The five “rights”— the right patient, right drug, right dose, right time, and right route are essential for safe medication ordering and use. But some medication safety experts assert that the time has come to add a sixth element: the right indication.
Adding the indication on either print or electronic prescriptions can help prevent medication errors and improve medication use in a variety of ways, says Gordon Schiff, MD, Associate Professor of Medicine, Harvard Medical School, and Associate Director, Center for Patient Safety Research and Practice, Brigham and Women’s Hospital in Boston.
Currently, less than 10% of prescriptions have the indication listed.
How close are we to indications-based prescribing being commonplace?
“In a primitive form, we are already there. Various EMR vendors include options for attaching indications to the prescription. Some VA medical centers are also requiring their clinicians to include indications,” Dr. Schiff told Drug Topics.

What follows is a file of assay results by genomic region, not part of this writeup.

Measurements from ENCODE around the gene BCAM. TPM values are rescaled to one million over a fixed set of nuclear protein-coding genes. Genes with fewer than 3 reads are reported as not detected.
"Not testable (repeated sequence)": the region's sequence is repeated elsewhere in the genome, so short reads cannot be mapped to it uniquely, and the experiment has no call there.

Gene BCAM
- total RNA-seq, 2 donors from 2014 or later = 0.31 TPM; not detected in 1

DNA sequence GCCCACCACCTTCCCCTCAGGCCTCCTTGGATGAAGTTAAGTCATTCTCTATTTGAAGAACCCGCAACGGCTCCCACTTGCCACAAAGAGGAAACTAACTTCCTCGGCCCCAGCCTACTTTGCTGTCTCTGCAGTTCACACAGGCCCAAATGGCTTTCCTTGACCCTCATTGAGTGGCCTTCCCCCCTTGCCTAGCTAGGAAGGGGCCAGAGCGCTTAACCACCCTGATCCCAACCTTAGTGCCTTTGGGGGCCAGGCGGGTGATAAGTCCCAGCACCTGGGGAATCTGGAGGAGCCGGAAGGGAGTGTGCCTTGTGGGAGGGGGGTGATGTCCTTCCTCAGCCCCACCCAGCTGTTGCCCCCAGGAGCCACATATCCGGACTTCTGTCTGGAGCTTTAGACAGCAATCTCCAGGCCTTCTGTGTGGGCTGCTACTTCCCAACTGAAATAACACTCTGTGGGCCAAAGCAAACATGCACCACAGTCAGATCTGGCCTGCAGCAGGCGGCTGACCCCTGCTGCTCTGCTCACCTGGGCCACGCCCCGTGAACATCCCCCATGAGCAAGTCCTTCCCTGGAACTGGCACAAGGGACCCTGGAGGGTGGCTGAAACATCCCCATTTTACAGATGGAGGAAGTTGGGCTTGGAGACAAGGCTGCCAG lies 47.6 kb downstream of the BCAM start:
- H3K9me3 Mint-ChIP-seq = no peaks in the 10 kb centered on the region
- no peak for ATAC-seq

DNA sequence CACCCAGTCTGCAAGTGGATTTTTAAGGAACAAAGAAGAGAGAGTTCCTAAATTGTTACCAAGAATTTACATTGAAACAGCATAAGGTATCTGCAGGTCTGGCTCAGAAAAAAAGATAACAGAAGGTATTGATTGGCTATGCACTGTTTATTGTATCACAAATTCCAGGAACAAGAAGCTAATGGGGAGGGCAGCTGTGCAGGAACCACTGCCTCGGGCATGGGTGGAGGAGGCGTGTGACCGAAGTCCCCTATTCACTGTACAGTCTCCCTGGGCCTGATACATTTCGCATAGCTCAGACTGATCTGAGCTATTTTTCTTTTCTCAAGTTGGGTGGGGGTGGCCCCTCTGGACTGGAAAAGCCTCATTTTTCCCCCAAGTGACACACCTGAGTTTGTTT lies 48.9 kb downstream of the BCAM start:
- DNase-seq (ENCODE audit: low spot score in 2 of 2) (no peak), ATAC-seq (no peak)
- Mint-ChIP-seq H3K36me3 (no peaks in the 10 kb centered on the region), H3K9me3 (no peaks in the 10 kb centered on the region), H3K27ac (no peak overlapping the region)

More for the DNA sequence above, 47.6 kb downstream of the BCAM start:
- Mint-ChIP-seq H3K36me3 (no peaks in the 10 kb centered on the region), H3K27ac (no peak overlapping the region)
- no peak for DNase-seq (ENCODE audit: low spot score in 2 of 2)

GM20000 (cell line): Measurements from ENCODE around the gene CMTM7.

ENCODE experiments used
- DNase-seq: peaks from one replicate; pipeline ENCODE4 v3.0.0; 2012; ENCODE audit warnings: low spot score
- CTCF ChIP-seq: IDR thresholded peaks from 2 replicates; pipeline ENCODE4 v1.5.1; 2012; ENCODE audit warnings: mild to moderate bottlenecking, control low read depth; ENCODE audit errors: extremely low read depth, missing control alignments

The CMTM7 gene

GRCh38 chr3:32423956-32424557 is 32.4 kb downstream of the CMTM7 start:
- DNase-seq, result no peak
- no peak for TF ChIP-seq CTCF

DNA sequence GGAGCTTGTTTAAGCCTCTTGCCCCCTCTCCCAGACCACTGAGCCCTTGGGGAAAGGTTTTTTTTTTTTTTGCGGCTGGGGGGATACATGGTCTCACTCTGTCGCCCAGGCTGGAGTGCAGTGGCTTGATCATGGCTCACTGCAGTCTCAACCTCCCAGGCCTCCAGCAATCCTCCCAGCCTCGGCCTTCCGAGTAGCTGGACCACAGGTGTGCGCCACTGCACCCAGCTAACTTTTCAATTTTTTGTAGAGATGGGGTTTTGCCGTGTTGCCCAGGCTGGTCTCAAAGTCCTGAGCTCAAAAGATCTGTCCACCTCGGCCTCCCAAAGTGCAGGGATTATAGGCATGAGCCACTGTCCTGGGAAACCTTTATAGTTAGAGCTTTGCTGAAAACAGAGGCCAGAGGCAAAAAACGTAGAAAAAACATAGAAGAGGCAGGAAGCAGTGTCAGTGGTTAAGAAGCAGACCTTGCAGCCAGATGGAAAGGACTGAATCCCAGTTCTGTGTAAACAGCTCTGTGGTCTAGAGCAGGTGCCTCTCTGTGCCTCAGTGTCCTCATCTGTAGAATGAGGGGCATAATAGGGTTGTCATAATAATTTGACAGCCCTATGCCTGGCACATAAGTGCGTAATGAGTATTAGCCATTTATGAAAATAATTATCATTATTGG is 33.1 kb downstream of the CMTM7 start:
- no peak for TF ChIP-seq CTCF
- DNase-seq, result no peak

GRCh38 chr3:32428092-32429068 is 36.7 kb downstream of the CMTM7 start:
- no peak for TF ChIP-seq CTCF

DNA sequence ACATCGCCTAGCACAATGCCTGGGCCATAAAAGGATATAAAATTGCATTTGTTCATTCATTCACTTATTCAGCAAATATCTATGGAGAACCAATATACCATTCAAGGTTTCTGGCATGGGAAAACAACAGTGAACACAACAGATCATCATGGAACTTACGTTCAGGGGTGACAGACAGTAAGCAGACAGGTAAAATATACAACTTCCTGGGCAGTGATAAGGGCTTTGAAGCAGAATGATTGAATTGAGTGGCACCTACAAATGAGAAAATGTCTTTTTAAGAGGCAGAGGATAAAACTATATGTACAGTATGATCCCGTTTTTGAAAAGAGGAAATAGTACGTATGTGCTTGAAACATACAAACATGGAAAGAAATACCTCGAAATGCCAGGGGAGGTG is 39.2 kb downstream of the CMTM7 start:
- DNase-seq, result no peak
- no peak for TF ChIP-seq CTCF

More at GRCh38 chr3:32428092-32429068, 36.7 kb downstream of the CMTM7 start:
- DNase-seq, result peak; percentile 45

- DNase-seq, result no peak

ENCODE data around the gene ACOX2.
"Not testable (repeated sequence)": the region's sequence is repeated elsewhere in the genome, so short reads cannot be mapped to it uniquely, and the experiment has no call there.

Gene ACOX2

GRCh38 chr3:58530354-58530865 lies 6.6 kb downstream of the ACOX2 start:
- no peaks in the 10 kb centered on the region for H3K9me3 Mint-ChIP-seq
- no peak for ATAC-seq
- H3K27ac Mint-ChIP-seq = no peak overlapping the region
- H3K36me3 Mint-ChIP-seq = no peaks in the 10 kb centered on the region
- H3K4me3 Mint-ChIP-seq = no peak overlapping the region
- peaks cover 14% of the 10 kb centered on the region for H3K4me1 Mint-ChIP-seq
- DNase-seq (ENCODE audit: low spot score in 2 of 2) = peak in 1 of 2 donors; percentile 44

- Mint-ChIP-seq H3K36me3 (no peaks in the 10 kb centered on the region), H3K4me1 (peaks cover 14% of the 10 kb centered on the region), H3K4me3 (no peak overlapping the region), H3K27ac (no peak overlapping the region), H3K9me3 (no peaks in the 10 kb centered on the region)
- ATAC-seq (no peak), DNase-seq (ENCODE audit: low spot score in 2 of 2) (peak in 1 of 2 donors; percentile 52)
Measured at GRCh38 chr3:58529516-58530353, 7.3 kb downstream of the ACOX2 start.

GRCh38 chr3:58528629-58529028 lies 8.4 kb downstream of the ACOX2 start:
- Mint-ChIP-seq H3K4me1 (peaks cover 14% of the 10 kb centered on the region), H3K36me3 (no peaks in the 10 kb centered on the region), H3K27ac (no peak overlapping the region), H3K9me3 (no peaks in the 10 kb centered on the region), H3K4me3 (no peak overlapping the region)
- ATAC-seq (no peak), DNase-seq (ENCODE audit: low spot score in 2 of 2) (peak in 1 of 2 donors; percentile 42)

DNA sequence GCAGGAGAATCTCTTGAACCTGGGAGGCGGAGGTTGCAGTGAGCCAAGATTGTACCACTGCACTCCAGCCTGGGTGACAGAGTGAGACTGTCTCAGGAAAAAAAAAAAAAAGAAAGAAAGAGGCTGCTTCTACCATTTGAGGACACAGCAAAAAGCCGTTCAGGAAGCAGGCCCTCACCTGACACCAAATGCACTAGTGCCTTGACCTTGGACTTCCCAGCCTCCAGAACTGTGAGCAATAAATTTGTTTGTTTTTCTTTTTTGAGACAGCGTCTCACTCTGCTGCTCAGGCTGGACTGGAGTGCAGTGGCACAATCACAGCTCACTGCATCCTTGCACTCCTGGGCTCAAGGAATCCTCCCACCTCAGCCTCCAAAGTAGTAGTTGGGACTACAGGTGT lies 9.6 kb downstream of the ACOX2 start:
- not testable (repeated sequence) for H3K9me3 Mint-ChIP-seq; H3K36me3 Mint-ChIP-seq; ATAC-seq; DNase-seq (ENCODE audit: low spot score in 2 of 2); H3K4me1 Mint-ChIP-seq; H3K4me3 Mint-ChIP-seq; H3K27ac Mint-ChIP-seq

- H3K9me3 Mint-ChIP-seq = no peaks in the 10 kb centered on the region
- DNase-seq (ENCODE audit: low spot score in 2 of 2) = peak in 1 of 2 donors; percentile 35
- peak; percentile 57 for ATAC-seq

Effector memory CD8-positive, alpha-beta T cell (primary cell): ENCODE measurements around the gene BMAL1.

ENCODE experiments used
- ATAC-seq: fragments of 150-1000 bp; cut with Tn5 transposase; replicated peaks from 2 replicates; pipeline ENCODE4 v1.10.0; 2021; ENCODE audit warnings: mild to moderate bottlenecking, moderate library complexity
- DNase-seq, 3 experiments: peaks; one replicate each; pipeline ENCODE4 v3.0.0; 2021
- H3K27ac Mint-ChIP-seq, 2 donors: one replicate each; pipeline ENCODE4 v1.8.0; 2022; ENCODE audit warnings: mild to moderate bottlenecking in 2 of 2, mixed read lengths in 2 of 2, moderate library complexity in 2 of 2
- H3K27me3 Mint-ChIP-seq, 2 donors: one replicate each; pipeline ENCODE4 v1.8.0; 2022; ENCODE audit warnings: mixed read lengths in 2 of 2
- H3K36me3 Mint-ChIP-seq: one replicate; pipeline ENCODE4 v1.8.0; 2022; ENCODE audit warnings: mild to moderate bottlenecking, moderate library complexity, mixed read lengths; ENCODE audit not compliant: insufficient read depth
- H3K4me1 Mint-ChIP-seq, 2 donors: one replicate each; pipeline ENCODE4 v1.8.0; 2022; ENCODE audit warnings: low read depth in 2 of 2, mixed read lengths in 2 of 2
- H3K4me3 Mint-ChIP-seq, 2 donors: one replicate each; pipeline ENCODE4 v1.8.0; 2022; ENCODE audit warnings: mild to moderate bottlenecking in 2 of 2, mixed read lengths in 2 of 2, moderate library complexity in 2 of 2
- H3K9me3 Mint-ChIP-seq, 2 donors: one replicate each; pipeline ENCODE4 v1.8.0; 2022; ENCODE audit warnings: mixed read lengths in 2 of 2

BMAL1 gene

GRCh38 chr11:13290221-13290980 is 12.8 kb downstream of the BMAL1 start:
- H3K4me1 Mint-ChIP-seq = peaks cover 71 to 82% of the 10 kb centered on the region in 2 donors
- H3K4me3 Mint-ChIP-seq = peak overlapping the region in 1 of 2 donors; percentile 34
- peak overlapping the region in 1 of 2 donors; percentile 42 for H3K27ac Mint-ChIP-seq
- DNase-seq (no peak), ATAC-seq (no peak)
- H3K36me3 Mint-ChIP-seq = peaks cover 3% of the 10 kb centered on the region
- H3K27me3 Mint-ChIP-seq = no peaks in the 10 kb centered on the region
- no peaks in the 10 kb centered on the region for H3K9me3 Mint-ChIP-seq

But Schiff said that it will be years before the sort of visionary prototype that he and his team are designing becomes a reality for prescribers. The best case scenario, he said, would be that some enlightened vendors would redesign their CPOE systems in a way that would allow clinicians to start with an indication.
“People from the patient safety, pharmacy, and health policy communities, along with patients, will need to keep pushing to make indications-based prescribing a reality,” Schiff said.
Schiff and his team at Brigham and Harvard have identified several key areas as to why the indication should be on the prescription and why it will result in better outcomes. He also admits there are some obstacles. The idea, for instance, has not been very popular among physicians or among those concerned about patient confidentiality (Table 1).
“The indication is something that can really help us know what the right drug is, what the right dosing is, and prevent and spot errors,” said Schiff.
Up next: Obstacles and challenges